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2019 Volvo XC90 Departing Review - The Good, The Bad & The Ugly.

8306 Views 105 Replies 37 Participants Last post by  Big Lebowski
I have one month left on my second XC90 lease, and I am honestly counting the days until it is over. Admittedly, part of that is excitement for my new car which is scheduled to be built early next month, but mostly I am ready to move on. I am on multiple other vehicle forums, and I understand how this can come off. I'm going to share my feedback and let future buyers draw their own conclusions. Flame suit activated for those that do not like my perspective, and I respect that.

Where I came from: My first XC90 was a Momentum, in a gorgeous denim blue. After owning multiple Jeep Grand Cherokees I needed a 3 row utility due to kids, trips, dog, life, etc BUT needed to stay under a certain length and height as I have a car lift in my garage that I store my "summer" toy on. I felt many domestic mid size SUV's were too low rent for my taste and the Germans (Audi, BMW) were too pricey. The Volvo hit a sweet spot, but I admit I NEVER saw myself buying a Volvo.

What I liked: The Good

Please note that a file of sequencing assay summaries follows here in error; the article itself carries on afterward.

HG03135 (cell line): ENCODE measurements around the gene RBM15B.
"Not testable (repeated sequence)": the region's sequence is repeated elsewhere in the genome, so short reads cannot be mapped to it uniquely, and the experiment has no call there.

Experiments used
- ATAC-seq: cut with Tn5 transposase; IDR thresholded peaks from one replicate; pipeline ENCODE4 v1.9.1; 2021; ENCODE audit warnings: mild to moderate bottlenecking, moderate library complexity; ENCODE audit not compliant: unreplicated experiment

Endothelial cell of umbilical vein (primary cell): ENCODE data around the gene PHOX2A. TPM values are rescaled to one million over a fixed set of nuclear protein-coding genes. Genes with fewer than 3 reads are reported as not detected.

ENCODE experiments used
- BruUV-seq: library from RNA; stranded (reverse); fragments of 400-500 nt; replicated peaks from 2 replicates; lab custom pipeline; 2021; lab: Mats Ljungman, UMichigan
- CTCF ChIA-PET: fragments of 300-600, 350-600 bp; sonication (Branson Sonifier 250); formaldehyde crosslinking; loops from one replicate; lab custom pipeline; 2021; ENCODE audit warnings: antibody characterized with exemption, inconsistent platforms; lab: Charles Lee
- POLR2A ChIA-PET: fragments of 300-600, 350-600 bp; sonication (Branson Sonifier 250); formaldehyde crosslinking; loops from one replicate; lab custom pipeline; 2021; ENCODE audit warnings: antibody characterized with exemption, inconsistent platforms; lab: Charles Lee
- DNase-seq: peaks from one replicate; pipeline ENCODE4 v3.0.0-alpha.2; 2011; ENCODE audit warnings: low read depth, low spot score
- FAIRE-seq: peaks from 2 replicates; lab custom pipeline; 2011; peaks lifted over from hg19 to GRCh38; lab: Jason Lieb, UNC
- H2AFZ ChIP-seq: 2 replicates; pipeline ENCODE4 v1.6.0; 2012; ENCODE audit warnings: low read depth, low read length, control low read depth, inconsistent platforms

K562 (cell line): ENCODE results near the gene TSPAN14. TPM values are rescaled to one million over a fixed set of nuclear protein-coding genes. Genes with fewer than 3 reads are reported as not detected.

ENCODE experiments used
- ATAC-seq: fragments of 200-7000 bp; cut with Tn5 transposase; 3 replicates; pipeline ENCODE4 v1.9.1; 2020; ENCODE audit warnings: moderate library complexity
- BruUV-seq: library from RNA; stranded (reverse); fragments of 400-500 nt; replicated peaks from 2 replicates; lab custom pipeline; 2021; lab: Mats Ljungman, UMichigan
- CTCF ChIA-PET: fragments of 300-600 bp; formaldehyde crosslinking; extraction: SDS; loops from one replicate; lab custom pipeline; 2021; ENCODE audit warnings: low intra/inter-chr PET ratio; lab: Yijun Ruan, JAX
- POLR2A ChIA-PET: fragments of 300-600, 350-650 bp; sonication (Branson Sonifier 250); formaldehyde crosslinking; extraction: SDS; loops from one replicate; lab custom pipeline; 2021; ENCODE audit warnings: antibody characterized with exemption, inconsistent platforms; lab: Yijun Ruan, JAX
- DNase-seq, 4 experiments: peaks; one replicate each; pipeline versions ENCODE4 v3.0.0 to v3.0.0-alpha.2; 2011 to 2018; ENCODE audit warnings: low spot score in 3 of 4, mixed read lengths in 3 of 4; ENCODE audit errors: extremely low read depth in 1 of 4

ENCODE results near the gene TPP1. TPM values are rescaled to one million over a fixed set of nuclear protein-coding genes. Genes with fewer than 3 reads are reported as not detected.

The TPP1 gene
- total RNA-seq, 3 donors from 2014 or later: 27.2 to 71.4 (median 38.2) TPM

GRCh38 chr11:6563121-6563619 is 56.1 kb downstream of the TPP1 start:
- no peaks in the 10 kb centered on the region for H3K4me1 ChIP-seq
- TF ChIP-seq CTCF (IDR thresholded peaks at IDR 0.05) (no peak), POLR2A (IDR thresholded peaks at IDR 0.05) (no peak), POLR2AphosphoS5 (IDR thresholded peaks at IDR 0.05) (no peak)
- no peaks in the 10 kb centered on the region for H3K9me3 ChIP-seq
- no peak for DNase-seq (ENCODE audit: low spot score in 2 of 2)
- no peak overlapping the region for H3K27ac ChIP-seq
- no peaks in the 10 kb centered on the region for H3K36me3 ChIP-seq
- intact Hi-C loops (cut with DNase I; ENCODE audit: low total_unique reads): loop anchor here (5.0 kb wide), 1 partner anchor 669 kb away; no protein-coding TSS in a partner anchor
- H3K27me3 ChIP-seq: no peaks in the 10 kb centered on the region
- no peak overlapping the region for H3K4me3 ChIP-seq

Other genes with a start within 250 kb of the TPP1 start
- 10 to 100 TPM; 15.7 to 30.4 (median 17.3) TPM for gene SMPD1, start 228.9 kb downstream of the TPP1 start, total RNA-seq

• Design: I was attracted to the minimal styling of both the interior and exterior. In a nut shell, I thought it looked very attractive and stylish. I love the Audi's and saw this as a baby Audi. I negotiated a great deal and off the lot I drove.
  • Engine: I was surprised by how peppy the engine was for a 4 cylinder and it met my physical needs.
  • Auto Pilot: I of course was aware of Volvo's reputation for safety but that had little to do with my decision to buy one. I actually learned more about the safety features AFTER I bought it, then prior. My hands down, favorite feature of my XC90 is the AutoPilot feature. We take a lot of road trips, and the feature allows me to take micro-breaks while driving to change a station, talk, get a soda, etc. It does pull weird when an on ramp enters the road, and never centers but all in all it has been a phenomenal feature. It was a big feature I looked for in its replacement.
  • R-Design: I don't remember how long I owned my Momentum, but with a few years my dealer offered to upgrade me for the same payment into an "R-Design" in blue. I still LOVE this blue color and the styling of the R Design.